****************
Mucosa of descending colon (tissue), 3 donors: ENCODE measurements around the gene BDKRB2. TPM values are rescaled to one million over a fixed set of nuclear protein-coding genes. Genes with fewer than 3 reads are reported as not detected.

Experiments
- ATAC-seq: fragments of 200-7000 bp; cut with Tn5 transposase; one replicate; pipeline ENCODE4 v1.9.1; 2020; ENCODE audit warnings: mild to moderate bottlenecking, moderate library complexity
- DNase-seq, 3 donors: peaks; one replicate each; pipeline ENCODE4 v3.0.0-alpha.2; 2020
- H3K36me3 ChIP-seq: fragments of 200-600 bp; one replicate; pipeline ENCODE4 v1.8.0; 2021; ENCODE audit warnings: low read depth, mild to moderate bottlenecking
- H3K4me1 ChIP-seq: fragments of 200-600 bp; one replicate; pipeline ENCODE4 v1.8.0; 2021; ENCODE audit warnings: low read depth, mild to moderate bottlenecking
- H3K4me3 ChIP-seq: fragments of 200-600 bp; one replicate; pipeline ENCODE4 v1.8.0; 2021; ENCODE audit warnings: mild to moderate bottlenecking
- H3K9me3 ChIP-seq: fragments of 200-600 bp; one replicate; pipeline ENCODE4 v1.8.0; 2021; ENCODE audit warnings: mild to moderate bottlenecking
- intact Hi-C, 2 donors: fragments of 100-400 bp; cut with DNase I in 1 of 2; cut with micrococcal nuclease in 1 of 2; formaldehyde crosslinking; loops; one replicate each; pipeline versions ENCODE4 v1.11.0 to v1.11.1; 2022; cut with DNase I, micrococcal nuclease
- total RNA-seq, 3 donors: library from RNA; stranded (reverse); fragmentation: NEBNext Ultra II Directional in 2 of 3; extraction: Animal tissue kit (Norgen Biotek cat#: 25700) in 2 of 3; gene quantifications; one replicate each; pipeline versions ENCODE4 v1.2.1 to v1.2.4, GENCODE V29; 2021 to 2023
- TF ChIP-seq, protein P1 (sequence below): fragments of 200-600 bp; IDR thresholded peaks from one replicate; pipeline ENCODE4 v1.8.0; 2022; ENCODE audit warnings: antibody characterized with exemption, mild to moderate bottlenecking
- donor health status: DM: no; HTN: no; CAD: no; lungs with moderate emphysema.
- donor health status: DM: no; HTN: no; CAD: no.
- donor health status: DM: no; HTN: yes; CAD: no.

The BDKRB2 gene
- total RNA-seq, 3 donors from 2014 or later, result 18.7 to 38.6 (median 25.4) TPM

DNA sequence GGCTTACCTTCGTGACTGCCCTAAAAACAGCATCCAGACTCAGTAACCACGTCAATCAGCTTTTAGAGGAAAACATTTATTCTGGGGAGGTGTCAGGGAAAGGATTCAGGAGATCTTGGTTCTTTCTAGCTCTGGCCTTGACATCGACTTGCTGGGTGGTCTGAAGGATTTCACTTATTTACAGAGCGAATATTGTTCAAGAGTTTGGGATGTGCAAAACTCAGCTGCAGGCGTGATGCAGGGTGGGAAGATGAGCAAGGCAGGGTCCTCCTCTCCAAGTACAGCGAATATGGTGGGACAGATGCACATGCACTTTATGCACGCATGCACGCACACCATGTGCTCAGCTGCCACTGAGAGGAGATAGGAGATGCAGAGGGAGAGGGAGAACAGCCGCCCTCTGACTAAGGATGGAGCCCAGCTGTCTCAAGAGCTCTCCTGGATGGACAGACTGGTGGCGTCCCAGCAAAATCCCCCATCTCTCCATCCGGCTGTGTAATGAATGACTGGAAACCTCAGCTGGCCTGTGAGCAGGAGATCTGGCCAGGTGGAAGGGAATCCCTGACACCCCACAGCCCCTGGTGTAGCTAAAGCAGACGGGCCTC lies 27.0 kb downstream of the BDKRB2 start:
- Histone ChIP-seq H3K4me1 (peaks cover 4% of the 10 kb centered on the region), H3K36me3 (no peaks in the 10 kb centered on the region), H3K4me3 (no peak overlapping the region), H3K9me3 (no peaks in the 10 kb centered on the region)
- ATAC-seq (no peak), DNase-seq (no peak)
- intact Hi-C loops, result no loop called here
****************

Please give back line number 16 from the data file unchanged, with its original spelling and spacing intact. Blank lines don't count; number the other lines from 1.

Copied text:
- total RNA-seq, 3 donors from 2014 or later, result 18.7 to 38.6 (median 25.4) TPM